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Monday, May 15, 2006 - Page updated at 07:50 AM

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Price of Boeing scandals: $615 million U.S. penalty

Boeing has agreed to pay $615 million to settle the federal investigations into contracting scandals at the company, The Wall Street Journal reported online Sunday night.

Details in The Journal story were confirmed to The Seattle Times by a person familiar with the proposed settlement. A Boeing spokesperson declined to comment.

Boeing will pay what The Journal termed "the largest financial penalty ever imposed on a military contractor for weapons-program improprieties," but it will not face criminal charges or make any admission of wrongdoing.

The deal would bring to a close government investigations the company has faced on two fronts.

One involves contracts tainted by the illegal recruitment of Air Force procurement official Darleen Druyun, which led to the 2003 firing of both Druyun and Boeing Chief Financial Officer Michael Sears and the resignation of CEO Phil Condit. Druyun and Sears served prison time.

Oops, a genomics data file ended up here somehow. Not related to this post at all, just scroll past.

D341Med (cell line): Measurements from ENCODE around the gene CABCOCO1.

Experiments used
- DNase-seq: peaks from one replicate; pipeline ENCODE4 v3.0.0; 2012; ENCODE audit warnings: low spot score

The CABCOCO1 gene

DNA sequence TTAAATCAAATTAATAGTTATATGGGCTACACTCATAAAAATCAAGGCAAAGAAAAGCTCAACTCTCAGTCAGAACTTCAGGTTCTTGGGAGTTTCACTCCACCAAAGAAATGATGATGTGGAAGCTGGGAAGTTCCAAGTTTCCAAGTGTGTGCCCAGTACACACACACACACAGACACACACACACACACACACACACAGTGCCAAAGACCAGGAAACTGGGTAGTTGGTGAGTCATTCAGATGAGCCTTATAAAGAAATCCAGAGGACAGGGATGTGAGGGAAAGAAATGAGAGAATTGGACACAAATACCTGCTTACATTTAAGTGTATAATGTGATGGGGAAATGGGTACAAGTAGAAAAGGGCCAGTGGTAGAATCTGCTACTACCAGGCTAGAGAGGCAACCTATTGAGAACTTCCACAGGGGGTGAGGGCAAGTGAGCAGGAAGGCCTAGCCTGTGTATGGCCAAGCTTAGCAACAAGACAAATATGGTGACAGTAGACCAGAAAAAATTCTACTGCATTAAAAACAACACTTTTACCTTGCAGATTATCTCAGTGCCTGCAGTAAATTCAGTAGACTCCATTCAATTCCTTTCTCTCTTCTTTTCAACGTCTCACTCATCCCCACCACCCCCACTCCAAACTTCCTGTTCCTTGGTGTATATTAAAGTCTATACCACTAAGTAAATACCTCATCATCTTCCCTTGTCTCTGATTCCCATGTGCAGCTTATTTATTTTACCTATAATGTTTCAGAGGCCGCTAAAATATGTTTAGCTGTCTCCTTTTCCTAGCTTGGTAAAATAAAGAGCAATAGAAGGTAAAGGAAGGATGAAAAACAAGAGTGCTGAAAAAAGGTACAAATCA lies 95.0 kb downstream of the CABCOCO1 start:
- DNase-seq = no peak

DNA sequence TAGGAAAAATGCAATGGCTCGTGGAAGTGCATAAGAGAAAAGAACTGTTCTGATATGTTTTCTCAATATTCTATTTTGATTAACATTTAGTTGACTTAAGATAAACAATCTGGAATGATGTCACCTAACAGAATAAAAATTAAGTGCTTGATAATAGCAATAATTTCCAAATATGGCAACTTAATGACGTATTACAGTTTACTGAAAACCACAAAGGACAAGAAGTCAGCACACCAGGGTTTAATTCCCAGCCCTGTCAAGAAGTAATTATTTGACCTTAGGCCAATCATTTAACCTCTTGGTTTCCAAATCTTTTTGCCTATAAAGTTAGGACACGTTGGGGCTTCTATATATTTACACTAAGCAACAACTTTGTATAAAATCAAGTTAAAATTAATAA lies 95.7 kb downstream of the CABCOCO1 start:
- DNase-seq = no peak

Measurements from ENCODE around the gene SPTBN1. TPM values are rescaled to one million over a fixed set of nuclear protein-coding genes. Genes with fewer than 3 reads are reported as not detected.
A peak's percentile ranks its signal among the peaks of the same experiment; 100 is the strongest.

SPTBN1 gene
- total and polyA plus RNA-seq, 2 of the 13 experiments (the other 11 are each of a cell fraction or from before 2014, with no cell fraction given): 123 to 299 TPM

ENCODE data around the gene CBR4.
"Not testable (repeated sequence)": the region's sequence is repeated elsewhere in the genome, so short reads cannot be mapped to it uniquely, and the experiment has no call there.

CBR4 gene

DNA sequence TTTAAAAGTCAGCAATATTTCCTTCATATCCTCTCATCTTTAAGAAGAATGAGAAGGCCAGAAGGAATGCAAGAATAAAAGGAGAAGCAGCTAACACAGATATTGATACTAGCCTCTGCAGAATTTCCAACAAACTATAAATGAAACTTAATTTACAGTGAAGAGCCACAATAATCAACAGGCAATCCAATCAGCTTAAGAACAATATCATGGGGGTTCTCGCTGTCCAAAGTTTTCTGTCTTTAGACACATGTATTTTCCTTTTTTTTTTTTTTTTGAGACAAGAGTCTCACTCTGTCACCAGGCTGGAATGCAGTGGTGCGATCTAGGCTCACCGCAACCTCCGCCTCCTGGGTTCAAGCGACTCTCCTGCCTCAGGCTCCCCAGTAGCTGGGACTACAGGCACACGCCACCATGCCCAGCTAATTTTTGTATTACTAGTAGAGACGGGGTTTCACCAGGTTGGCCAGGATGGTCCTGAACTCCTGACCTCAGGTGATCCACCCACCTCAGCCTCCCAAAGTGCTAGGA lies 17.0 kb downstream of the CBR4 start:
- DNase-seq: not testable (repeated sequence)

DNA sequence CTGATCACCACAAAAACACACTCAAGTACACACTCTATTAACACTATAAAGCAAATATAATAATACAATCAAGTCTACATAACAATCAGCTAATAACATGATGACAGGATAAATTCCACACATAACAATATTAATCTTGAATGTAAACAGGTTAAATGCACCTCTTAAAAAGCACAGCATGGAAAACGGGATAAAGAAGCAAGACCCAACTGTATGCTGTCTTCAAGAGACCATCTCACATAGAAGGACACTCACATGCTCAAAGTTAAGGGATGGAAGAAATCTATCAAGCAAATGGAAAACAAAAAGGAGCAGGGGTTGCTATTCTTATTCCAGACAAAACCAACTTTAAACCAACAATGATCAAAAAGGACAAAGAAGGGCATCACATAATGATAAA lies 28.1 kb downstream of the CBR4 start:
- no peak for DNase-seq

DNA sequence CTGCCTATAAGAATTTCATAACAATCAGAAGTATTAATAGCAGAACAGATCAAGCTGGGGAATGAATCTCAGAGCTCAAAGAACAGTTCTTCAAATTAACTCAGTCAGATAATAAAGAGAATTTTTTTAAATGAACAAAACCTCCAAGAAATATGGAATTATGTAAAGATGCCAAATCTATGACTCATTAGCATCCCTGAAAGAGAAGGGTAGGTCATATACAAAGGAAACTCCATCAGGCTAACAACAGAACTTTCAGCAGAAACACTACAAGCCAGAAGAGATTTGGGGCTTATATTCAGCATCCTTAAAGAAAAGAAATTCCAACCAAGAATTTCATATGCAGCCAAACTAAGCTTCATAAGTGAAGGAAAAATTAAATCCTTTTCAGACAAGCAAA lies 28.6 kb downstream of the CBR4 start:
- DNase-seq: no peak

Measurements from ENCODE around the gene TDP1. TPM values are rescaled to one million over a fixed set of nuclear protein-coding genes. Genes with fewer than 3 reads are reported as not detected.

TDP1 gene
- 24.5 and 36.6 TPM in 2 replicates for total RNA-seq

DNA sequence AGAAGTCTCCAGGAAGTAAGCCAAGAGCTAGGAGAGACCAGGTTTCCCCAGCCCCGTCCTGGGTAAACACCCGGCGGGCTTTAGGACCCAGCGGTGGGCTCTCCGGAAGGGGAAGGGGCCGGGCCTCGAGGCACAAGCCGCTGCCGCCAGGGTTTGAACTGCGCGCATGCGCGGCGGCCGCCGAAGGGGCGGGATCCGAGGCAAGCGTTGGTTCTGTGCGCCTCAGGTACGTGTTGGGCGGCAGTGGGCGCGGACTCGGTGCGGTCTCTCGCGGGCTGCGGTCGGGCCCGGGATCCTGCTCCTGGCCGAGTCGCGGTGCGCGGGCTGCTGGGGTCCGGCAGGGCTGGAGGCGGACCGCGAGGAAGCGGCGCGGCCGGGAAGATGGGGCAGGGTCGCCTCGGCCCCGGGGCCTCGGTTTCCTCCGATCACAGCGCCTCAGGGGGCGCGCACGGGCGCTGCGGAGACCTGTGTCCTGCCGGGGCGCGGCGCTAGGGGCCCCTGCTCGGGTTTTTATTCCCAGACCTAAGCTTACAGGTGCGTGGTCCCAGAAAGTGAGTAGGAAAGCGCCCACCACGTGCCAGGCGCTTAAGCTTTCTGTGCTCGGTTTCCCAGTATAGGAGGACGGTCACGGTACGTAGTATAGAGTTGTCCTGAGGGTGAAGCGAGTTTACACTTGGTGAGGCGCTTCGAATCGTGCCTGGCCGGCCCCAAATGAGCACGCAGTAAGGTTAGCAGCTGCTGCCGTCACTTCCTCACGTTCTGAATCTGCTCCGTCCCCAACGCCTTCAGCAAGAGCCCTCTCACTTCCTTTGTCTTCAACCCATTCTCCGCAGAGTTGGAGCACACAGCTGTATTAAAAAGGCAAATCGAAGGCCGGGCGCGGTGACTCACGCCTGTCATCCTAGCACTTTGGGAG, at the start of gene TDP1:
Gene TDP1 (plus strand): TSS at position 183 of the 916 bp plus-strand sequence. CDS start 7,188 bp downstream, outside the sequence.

The other scandal involved Lockheed Martin documents improperly acquired by Boeing when the companies were competing for government rocket launches in the late 1990s.

In the pending settlement, The Journal said, prosecutors have agreed not to move against Boeing or executives as long as the company and senior management don't break the law in the next two years.

The agreement doesn't cover certain midlevel employees of Boeing's rocket-making unit.

The Journal story said Boeing and the Justice Department have agreed on major points of the settlement, though the details have not been formally approved yet.

Boeing, The Journal said, will acknowledge improper behavior by a few employees but won't acknowledge that prosecutors have evidence to justify seeking felony charges against the company. And the final agreement will not use the phrase "criminal penalty," but rather "monetary penalty."

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Aside from ending a set of investigations that loomed over Boeing's federal contracting efforts, the settlement will make it more difficult for Lockheed to pursue its separate civil claims against Boeing.

Any admission of wrongdoing on Boeing's part would have benefited Lockheed's case, which is pending. And the federal settlement means the government won't be filing any more documents that could be useful to Lockheed's case.

Seattle Times aerospace reporter Dominic Gates contributed to this story.

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